There’s an oddity out there with a generation of people connected to YouTube and Twitch who enjoy games vicariously rather than playing them. It’s not something I understand, whether I’m awful or not I’d much rather play a game myself rather than watch, but it certainly is a “thing”. One effect this can have is to elevate exposure and interest in games rather quickly, and some of them are great games to play as well, but others I think have merits for viewing moreso than playing. The first game that comes to mind to go that route was Five Nights at Freddie’s, where I think the reactions to the jump scares it prompted were more entertaining than it’s gameplay. After having watched, read about, and now played Hello Neighbor I feel it falls into the same sort of category.

One part physics action, one part stealth, and one part Rube Goldberg-esque puzzle, in the game you’ll find yourself in the role of the nosey kid who sees something suspicious going on with his neighbor. In the tradition of the movies, rather than call the authorities it appears that you’re instead going to investigate and try to get to the bottom of things yourself through the game’s three distinct acts. Of course this won’t be easy, especially as you’ll need to keep away from him as he roams about… and he’ll show flourishes of diabolical brilliance if you keep following the same patterns and he catches on, which is a nice touch.

Where the problems begin is that within the confines of the game itself there’s pretty well no direction, hints, or clues to what it is you’ll need to do. A traditional adventure or puzzle game would pepper notes or hints about to try to give you a sense of direction. Instead you’ll find that you’ll need to trial and error your way through things, experimenting with ideas and typically failing, or you’ll simply resort to using an online guide. There being only these two choices in front of you is vexing and it has the effect of making the gameplay tedious and aggravating if you go without help but ultimately unrewarding if you decide to get some. I really found this irksome because these extremes lacking any real middle ground are a purposely imposed problem, and that feels foolish.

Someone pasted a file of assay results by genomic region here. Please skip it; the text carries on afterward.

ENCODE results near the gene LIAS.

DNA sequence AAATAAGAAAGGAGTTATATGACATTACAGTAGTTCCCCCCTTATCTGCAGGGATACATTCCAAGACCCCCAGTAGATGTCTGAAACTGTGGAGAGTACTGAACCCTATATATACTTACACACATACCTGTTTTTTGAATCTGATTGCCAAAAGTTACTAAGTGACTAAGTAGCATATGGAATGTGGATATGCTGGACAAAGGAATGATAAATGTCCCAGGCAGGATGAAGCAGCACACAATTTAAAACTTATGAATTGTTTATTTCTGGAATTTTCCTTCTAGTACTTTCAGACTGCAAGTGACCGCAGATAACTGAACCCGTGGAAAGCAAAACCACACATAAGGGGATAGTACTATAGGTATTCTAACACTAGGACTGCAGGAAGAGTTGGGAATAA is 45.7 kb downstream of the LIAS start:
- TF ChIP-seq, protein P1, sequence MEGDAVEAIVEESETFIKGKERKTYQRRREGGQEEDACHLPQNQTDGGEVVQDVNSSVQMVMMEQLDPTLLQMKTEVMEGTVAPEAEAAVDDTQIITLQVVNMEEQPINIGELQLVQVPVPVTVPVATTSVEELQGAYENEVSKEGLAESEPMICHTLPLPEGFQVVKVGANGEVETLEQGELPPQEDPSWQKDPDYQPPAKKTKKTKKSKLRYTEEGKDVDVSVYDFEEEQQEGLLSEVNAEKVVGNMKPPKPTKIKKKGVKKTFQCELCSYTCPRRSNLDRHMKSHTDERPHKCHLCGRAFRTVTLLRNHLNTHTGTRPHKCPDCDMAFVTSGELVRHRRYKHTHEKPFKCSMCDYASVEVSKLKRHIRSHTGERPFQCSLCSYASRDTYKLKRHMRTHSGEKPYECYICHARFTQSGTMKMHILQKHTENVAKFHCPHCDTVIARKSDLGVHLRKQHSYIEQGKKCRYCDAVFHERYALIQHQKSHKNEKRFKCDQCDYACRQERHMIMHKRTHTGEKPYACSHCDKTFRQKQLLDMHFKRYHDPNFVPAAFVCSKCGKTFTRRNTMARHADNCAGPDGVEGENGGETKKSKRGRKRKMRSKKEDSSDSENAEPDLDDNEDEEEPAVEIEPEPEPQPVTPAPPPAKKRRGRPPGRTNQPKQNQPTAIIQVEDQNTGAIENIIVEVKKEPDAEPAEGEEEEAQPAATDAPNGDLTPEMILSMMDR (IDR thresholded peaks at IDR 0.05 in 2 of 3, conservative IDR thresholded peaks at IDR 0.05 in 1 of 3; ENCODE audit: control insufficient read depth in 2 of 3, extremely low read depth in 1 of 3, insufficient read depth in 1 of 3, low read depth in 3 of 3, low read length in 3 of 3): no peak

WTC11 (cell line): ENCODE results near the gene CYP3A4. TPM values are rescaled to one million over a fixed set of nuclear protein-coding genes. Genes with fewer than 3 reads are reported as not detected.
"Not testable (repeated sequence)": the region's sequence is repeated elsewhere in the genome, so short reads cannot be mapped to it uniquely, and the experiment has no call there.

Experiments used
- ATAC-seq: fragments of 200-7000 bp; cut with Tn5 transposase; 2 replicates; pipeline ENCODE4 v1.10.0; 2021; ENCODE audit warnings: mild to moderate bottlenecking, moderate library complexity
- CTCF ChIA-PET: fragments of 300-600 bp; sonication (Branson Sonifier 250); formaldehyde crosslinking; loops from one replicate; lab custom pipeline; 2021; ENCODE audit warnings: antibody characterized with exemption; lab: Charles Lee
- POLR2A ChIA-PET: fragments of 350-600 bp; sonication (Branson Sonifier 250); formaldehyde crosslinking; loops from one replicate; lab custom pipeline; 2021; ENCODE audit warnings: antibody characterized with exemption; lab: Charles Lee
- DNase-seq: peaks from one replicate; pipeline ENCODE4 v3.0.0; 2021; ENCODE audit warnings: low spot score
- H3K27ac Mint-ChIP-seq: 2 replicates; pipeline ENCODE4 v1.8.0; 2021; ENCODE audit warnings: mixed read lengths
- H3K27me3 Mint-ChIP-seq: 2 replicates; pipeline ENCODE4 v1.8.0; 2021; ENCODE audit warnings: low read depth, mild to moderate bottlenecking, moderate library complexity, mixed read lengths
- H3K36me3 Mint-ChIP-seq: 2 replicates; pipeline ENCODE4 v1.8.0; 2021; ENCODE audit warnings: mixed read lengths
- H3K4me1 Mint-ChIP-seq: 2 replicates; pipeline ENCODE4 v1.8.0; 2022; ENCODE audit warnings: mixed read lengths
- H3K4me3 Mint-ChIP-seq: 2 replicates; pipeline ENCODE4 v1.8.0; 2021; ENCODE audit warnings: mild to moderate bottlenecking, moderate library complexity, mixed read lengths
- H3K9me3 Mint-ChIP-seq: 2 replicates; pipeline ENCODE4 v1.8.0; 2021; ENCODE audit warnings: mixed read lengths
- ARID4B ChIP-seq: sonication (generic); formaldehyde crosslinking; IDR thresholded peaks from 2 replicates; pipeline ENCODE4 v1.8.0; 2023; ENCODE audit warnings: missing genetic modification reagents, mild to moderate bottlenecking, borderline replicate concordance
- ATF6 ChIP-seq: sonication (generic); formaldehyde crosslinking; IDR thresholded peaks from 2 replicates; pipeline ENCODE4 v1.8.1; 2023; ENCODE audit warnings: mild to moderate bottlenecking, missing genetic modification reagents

Aside from the puzzles the other primary frustration is the decidedly wonky physics of the objects and the environment. Even when you’ve got a good idea of what you need to do executing the plan can be needlessly difficult. With some physics games this can be weirdly charming but here, when piling it on top of the aggravations of the puzzles themselves, it just doubles down on the pain a bit too much. While I don’t want to kick the game further while it’s down I’ll also note that the Switch version of this game is visibly a step back in terms of visual quality, it look like the resolution was dropped and the result isn’t nearly as polished, detracting from the charm its quirky appearance had.